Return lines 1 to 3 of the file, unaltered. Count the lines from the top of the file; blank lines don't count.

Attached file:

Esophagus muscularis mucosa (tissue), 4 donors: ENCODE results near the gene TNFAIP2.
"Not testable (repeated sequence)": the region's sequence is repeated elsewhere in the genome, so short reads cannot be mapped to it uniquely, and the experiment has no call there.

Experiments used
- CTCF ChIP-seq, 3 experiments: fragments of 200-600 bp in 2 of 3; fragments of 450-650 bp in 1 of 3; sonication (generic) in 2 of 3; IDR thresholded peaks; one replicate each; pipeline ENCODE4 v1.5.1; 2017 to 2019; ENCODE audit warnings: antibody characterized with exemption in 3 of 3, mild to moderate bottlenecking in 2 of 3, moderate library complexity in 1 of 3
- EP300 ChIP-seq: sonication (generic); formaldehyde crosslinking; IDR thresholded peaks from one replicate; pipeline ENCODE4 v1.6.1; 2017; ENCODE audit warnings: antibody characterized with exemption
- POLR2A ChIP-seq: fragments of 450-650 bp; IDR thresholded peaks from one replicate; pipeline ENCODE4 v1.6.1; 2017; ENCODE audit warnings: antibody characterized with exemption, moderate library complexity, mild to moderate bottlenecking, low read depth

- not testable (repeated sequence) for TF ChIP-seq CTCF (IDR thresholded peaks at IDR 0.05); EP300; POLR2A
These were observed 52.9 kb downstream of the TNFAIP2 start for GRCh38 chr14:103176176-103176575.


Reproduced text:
Esophagus muscularis mucosa (tissue), 4 donors: ENCODE results near the gene TNFAIP2.
"Not testable (repeated sequence)": the region's sequence is repeated elsewhere in the genome, so short reads cannot be mapped to it uniquely, and the experiment has no call there.

Experiments used